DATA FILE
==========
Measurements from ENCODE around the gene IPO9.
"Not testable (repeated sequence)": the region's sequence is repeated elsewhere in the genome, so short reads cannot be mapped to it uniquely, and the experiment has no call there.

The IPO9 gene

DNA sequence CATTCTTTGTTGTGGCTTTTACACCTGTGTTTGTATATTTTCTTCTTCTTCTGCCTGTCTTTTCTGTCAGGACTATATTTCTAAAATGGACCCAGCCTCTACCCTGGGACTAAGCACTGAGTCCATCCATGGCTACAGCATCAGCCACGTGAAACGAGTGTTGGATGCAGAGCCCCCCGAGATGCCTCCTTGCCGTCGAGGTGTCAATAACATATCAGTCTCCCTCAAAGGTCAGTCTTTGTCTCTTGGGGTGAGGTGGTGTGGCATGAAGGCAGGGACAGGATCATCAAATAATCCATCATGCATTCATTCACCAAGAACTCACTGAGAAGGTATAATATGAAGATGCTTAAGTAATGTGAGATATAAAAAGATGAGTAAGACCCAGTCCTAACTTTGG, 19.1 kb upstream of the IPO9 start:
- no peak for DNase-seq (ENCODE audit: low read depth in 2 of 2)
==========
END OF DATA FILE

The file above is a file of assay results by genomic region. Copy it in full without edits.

Measurements from ENCODE around the gene IPO9.
"Not testable (repeated sequence)": the region's sequence is repeated elsewhere in the genome, so short reads cannot be mapped to it uniquely, and the experiment has no call there.

The IPO9 gene

DNA sequence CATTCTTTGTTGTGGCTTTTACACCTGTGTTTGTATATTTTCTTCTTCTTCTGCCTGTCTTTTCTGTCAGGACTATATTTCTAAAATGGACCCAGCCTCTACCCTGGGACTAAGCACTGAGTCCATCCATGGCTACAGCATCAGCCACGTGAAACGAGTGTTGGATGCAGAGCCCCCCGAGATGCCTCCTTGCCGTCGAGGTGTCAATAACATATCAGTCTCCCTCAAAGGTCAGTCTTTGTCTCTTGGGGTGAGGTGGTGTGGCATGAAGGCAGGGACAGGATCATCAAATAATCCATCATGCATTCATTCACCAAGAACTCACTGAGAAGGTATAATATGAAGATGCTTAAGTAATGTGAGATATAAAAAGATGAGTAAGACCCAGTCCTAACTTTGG, 19.1 kb upstream of the IPO9 start:
- no peak for DNase-seq (ENCODE audit: low read depth in 2 of 2)